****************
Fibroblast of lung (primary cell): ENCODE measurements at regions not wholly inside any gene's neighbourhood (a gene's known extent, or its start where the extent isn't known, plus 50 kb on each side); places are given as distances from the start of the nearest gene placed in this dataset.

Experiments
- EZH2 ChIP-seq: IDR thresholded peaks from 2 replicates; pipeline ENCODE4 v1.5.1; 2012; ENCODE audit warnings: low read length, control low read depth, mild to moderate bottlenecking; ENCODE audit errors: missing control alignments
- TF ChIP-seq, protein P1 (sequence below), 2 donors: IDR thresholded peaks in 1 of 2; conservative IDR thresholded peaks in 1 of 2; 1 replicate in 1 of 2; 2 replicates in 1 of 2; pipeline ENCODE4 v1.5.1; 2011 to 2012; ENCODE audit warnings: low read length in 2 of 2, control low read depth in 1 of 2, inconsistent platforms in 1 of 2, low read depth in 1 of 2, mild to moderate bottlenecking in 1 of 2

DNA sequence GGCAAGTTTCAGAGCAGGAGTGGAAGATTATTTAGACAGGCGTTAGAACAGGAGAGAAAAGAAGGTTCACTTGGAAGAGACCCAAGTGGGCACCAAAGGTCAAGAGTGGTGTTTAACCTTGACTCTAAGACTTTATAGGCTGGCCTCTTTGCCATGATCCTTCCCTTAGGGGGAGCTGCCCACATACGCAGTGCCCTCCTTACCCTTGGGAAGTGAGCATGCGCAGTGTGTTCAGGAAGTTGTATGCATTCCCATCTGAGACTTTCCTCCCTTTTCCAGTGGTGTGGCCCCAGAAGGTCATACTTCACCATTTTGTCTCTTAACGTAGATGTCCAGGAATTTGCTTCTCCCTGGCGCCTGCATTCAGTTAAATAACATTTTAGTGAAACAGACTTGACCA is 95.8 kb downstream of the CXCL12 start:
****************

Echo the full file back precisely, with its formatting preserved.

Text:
Fibroblast of lung (primary cell): ENCODE measurements at regions not wholly inside any gene's neighbourhood (a gene's known extent, or its start where the extent isn't known, plus 50 kb on each side); places are given as distances from the start of the nearest gene placed in this dataset.

Experiments
- EZH2 ChIP-seq: IDR thresholded peaks from 2 replicates; pipeline ENCODE4 v1.5.1; 2012; ENCODE audit warnings: low read length, control low read depth, mild to moderate bottlenecking; ENCODE audit errors: missing control alignments
- TF ChIP-seq, protein P1 (sequence below), 2 donors: IDR thresholded peaks in 1 of 2; conservative IDR thresholded peaks in 1 of 2; 1 replicate in 1 of 2; 2 replicates in 1 of 2; pipeline ENCODE4 v1.5.1; 2011 to 2012; ENCODE audit warnings: low read length in 2 of 2, control low read depth in 1 of 2, inconsistent platforms in 1 of 2, low read depth in 1 of 2, mild to moderate bottlenecking in 1 of 2

DNA sequence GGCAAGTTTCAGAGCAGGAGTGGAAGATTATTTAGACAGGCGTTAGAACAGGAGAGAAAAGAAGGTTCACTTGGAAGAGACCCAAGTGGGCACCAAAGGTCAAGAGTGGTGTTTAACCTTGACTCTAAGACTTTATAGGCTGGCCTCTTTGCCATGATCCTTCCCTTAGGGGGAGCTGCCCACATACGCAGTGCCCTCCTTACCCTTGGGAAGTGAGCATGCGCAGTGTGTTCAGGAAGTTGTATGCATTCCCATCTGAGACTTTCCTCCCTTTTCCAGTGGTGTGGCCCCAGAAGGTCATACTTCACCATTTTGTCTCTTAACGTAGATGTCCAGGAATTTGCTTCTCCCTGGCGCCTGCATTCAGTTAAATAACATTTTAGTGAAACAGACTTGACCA is 95.8 kb downstream of the CXCL12 start: